The study involved 54 seniors with no cognitive impairment, 31 with non-amnestic MCI and eight with amnestic MCI. Passive infrared sensors fixed in series on the ceilings of participants’ homes enabled their walking speed to be monitored unobtrusively over a three-year period.

Those with non-amnestic MCI were nine times more likely to be slow walkers than moderate or fast walkers, and more likely to show greater variability in walking speed.

One of my perennial themes is the importance of practice, and in the context of developing expertise, I have talked of ‘deliberate practice’ (a concept articulated by the well-known expertise researcher K. Anders Ericsson). A new paper in the journal Psychology of Music reports on an interesting study that shows how the attributes of music practice change as music students develop in expertise. Music is probably the most studied domain in expertise research, but I think we can gain some general insight from this analysis. Here’s a summary of the findings.

[Some details about the U.K. study for those interested: the self-report study involved 3,325 children aged 6-19, ranging from beginner to Grade 8 level, covering a variety of instruments, with violin the most common at 28%, and coming from a variety of musical settings: junior conservatoires, youth orchestras, Saturday music schools, comprehensive schools.]

I'd like to dwell a little on the comment I made in my recent brief post, regarding the balance between your awareness of the fallibility of human memory and your belief in your own abilities. Some examples should help clarify what I mean.

Let's think of that all-too-common scenario, forgetting whether or not you have done something. Now, you could berate yourself with how forgetful you are getting, and see this as a sign of getting older, or of impending Alzheimer's, or (if you're still quite young), simply of your generally terrible memory. Or, aware of how memory works, you could say to yourself, I should have been paying attention, I know perfectly well that actions I do regularly are hard to keep track of. Perhaps I should start using some sort of external sign to mark when I've done the thing.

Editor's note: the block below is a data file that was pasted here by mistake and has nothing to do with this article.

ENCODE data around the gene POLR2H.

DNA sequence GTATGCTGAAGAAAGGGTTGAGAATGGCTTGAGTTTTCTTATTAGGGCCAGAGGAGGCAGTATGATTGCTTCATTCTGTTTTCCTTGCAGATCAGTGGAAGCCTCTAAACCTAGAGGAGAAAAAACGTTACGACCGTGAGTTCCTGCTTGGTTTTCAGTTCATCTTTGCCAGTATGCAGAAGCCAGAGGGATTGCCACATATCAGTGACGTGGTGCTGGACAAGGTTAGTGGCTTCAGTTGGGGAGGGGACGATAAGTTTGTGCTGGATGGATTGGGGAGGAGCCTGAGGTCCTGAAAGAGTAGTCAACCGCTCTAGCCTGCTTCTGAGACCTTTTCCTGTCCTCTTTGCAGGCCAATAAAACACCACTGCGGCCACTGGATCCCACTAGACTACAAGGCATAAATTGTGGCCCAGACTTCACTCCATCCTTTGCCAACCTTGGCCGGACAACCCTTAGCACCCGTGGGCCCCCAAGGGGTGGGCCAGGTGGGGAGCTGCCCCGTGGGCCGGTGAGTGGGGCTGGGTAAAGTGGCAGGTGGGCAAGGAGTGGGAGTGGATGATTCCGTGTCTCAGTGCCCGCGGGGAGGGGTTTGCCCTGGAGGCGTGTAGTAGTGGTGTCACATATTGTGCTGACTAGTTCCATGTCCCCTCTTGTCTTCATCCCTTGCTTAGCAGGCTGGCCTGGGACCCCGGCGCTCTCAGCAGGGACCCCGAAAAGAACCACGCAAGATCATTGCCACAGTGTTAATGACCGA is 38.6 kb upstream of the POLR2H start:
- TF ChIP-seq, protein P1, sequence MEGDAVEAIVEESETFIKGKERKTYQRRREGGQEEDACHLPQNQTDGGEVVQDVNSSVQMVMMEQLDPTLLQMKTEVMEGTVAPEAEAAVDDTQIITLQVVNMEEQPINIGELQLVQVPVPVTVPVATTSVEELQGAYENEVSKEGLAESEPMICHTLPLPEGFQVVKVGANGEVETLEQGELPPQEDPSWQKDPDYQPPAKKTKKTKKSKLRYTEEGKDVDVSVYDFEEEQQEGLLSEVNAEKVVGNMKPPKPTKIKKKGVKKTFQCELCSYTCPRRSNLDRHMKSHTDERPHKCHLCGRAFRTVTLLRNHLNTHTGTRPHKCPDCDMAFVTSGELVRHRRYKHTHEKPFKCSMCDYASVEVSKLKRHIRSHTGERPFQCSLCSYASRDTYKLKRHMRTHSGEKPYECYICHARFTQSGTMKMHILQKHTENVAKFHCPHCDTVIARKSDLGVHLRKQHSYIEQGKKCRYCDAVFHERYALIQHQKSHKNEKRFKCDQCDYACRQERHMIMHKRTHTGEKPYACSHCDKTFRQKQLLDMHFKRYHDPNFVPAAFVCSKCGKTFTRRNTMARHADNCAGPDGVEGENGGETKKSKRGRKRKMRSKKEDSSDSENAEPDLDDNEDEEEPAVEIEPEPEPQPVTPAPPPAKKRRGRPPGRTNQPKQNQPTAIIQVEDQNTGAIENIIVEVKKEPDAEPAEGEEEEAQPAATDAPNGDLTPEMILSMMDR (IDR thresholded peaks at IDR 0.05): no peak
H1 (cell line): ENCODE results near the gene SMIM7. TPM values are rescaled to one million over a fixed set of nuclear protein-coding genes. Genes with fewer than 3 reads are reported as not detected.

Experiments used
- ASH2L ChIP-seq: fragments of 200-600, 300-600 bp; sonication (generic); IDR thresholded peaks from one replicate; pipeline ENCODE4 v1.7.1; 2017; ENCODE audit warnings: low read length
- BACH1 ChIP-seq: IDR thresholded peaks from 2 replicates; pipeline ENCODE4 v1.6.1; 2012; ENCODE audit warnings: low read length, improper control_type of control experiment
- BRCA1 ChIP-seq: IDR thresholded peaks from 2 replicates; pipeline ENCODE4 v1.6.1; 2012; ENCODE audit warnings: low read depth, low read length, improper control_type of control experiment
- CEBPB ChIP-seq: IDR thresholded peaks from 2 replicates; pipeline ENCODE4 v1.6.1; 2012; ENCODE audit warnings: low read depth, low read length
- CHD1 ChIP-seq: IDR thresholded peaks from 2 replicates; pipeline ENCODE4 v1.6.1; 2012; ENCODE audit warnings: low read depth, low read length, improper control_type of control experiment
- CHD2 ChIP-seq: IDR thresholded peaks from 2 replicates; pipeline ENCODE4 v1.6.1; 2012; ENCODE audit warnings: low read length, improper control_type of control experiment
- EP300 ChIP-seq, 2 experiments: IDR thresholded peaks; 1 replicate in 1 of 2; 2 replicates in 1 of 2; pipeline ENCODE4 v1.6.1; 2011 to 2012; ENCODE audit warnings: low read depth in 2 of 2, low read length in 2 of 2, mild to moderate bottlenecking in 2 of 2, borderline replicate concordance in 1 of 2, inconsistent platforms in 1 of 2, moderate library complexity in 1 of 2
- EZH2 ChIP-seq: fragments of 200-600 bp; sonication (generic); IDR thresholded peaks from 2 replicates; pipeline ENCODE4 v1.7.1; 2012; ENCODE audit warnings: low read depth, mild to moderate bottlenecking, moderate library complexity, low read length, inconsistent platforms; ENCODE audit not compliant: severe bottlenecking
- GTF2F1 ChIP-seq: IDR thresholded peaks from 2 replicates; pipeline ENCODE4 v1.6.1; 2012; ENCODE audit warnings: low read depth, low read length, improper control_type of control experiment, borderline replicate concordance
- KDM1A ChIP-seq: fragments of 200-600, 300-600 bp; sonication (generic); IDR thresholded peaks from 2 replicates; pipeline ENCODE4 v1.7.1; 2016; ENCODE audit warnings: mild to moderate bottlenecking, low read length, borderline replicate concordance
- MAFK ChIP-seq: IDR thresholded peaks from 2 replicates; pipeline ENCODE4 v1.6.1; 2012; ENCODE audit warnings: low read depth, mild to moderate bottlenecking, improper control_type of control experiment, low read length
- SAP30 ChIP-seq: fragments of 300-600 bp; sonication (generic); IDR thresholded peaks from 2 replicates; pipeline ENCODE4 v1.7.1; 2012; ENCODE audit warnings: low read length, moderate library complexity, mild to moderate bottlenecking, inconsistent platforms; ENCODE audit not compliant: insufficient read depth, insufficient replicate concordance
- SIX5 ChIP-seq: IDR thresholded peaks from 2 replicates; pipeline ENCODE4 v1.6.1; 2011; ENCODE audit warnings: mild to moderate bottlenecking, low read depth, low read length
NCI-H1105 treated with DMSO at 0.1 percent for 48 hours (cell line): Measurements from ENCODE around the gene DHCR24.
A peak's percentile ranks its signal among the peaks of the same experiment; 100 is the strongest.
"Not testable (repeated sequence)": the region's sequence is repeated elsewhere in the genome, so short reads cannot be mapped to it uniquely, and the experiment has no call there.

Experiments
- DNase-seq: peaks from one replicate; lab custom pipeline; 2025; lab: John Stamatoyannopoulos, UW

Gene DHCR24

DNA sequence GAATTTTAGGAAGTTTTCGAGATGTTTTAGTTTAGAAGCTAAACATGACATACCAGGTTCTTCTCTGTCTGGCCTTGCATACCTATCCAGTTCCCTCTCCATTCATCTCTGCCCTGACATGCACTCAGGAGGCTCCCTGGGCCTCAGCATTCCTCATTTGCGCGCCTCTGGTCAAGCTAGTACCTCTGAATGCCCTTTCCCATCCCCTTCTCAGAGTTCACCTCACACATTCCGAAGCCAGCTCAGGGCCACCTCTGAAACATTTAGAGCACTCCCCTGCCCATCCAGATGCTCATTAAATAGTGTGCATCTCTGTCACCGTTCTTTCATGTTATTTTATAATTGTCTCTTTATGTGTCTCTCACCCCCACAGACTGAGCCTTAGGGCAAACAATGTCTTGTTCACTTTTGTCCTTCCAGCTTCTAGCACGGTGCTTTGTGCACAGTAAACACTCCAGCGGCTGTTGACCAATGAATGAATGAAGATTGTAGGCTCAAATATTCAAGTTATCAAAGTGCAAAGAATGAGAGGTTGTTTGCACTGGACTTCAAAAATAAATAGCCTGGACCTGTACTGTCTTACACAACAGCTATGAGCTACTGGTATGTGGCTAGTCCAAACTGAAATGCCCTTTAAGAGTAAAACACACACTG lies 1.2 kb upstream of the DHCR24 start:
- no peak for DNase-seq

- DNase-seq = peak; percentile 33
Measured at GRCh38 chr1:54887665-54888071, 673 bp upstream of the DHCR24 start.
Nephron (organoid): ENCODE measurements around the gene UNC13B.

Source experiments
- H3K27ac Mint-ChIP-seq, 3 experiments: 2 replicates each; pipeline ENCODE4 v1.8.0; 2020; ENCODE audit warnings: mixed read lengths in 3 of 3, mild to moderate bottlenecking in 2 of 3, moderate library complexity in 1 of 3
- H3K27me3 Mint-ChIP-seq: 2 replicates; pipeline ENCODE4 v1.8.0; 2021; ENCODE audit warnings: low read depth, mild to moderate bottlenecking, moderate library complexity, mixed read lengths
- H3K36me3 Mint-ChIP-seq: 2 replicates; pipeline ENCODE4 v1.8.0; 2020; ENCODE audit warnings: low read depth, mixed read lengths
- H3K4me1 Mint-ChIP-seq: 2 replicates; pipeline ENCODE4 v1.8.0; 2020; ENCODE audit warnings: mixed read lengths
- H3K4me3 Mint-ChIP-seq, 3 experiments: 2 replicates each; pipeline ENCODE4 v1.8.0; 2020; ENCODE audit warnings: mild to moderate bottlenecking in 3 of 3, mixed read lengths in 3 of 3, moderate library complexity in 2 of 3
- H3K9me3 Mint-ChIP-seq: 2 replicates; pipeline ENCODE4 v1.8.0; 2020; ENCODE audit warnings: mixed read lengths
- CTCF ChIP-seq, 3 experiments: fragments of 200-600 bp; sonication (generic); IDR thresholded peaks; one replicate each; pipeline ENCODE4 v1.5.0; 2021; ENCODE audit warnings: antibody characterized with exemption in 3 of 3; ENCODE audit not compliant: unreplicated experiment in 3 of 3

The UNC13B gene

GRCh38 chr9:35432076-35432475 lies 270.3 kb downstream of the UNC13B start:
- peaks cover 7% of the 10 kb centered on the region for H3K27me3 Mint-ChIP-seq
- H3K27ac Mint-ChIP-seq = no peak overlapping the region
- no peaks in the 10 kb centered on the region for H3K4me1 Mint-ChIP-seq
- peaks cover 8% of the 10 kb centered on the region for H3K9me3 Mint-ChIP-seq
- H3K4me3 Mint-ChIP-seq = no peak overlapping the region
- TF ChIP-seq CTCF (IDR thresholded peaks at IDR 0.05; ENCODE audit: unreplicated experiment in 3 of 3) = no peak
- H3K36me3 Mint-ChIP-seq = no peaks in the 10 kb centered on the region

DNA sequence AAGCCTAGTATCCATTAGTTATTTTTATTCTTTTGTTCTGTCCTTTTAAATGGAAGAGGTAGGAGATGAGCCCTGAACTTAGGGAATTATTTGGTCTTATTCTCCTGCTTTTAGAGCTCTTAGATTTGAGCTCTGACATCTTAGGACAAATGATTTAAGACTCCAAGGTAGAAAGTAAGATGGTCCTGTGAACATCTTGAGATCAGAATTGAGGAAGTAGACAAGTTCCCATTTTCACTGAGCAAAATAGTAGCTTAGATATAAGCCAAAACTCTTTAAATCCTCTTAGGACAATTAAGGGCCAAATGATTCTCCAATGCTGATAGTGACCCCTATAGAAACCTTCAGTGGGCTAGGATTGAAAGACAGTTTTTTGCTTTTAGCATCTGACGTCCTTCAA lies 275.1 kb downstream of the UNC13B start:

The thing to remember about Ericsson’s famous expertise research, showing us the vital importance of deliberate practice in making an expert, is that it was challenging the long-dominant view that natural-born talent is all-important. But Gladwell’s popularizing of Ericsson’s “10,000 hours” overstates the case, and of course people are only too keen to believe that any height is achievable if you just work hard enough.

The much more believable story is that, yes, practice is vital — a great deal of the right sort of practice — but we can’t disavow “natural” abilities entirely.

A fascinating article recently appeared in the Guardian, about a woman who found a way to overcome a very particular type of learning disability and has apparently helped a great many children since.

In a recent news report, I talked about a study of older adults that found that their sense of control over their lives fluctuates significantly over the course of a day, and that this impacts on their cognitive abilities, including reasoning and memory. ‘Sense of control’ — a person’s feeling that they are (or are not) in control of their life — is an attribute that includes perceived competence, as well as locus of control (you can take a Locus of Control Test here, if you’re interested), and in general it tends to decline in older adults. But obviously it is an attribute that, across the board, varies dramatically between individuals.